Eventually I was inundated by credit/debit cards, pin numbers and monthly statements showing little or no activity. I brought all of the cards into the bank one day and asked them to purge as many as possible. This they dutifully did, and that was the end of the story, at least for me. But it was just the beginning for a plague of tort lawyers and grandstanding politicians like Sen. Elizabeth Warren. They did a number on Wells with repercussions that have continued to this day despite the $575 million extortion payment. Most recently, Wells’ CEO resigned — the second to quit in the last two-and-a-half years. He was not under a cloud of scandal, just a capable, well-intentioned guy who’d been grilled one too many times on Capitol Hill.

http://news.goldseek.com/RickAckerman/1554898547.php
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Bankers Join Socialists in Supporting “Modern Monetary Theory” http://forums.silverseek.com/showthread.php?69511-Bankers-Join-Socialists-in-Supporting-“Modern-Monetary-Theory”&goto=newpost Thu, 11 Apr 2019 01:04:21 GMT *The gaggle of socialist candidates vying to win the Democratic nomination for president all agree on one thing. They believe government should be... The gaggle of socialist candidates vying to win the Democratic nomination for president all agree on one thing. They believe government should be doing a lot more.

Just how to pay for all of those dreams is the question. Modern Monetary Theory (MMT), we are told by the likes of Alexandria Ocasio Cortez, is the answer.

The New York Times describes MMT as a “package of eccentric ideas” including the notion “deficits are too small, and that the U.S. can essentially print money to pay off its debt.”

Yes, proponents of MMT, believe the U.S. should borrow more than it does currently, which is roughly $1 trillion per year. Why worry? The U.S. can simply create the trillions needed to pay off all of that debt.

Some may ask just who will be willing to lend to the U.S. when the primary means of repayment will be firing up a digital printing press.

Anyone who passed Economics 101 should be able to see the fatal flaw in Modern Monetary Theory. History is clear and there are some real-life catastrophes playing out right now in places like Venezuela.

Hyperinflation and currency collapse is the inevitable result when governments begin printing to escape all limitations.

The headline for the above-referenced article in the New York Times: “Modern Monetary Theory Finds an Embrace in an Unexpected Place: Wall Street.” There is no telling exactly why the Times considers Wall Street’s enthusiastic embrace of MMT as “unexpected.”

The nation’s largest banks certainly got behind the “extraordinary measures” taken by the Fed and the Treasury in response to the 2008 financial crisis. The bailouts, Zero Interest Rate Policy, and Quantitative Easing were lavished upon Wall Street as a gift -- a gift to investment bankers themselves.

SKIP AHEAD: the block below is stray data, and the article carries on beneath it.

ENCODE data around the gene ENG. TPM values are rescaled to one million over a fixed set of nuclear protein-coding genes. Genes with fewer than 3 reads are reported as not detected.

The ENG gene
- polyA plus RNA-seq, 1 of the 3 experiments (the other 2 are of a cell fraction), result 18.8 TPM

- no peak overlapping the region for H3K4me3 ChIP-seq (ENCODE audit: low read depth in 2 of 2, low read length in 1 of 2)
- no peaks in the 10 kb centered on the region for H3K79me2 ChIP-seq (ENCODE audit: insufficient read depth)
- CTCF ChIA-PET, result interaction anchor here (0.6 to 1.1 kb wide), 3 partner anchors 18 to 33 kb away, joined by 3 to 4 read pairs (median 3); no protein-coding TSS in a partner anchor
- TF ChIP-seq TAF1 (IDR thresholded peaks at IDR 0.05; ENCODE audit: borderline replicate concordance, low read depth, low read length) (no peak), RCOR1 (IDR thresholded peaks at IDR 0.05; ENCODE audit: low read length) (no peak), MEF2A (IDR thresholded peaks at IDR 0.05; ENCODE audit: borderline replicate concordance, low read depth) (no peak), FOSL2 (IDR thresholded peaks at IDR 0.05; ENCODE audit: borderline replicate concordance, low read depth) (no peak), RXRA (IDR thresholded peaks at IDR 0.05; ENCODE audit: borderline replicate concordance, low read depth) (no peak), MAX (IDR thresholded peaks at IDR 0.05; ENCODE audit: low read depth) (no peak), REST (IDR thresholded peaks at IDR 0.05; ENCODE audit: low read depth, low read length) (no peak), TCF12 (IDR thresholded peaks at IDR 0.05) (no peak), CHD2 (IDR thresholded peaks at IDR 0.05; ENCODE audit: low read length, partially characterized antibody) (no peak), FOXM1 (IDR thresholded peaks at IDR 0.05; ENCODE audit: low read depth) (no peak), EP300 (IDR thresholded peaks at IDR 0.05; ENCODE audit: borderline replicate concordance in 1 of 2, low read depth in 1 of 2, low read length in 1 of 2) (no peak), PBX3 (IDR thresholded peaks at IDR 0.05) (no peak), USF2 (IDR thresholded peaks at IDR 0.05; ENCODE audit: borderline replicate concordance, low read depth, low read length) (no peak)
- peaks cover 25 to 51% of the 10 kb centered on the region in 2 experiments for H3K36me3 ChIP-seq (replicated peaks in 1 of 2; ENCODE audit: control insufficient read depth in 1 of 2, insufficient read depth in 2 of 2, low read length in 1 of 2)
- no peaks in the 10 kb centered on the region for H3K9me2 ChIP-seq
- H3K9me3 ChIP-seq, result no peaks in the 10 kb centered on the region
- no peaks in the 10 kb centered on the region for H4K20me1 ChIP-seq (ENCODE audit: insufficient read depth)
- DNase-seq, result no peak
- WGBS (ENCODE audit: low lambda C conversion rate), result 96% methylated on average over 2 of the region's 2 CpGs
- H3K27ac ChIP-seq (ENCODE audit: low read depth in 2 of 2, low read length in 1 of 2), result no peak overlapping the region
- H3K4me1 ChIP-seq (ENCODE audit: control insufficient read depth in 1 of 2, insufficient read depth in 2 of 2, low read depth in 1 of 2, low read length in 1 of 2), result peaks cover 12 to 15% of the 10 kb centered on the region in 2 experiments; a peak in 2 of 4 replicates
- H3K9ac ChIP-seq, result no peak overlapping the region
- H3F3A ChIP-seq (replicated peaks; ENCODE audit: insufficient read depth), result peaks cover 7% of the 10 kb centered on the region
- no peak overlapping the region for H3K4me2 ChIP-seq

http://news.goldseek.com/GoldSeek/1554822343.php
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<![CDATA[GoldSeek Radio: Ed Moya & Bob Hoye]]> http://forums.silverseek.com/showthread.php?69510-GoldSeek-Radio-Ed-Moya-amp-Bob-Hoye&goto=newpost Mon, 08 Apr 2019 11:17:21 GMT *http://radio.goldseek.com/shows/2019/04.05.2019/GSR-04.05.19-c.mp3* http://radio.goldseek.com/shows/2019...04.05.19-c.mp3 ]]> SilverSeek.com Articles valerb http://forums.silverseek.com/showthread.php?69510-GoldSeek-Radio-Ed-Moya-amp-Bob-Hoye Tick, Tick, Talk, 2019 Recession Coming http://forums.silverseek.com/showthread.php?69509-Tick-Tick-Talk-2019-Recession-Coming&goto=newpost Mon, 08 Apr 2019 11:04:02 GMT *The 2018 stock market crash is now a fait accompli, having taken a polar bear plunge that put ice in the veins of the Fed and electrified their... The 2018 stock market crash is now a fait accompli, having taken a polar bear plunge that put ice in the veins of the Fed and electrified their collective spine with such a deep chill they ran like a fat walrus from the bear market to halt their long-nurtured plans of economic tightening. With that event fulfilled, I’m now predicting a 2019 recession as the major economic news for this year (both US and global).

To confirm my bearish claim on the market’s crash:

Several leading stock market indexes around the globe endured bear market declines in 2018. In the U.S. in December, the small cap Russell 2000 Index (RUT) bottomed out 27.2% below its prior high. The widely-followed U.S. large cap barometer, the S&P 500 Index (SPX), just missed entering bear market territory, halting its decline 19.8% below its high.
Investopedia

But the Dow fell completely into bear territory and the NASDAQ even further into the bear’s territory. Even the S&P hit an intraday low that was 20% down, so it’s stop right at the edge by the end of the day is nothing but a rounding error.

In terms of real cost, anyone who scoffed at my 2018 warnings and held their stocks through 2018 is still recovering from his or her losses. That we have only just this week recovered those losses is quite easily proven with one simple graph of 2018 where the breakdown begins in January where I said it would and hits full crash velocity in the fall: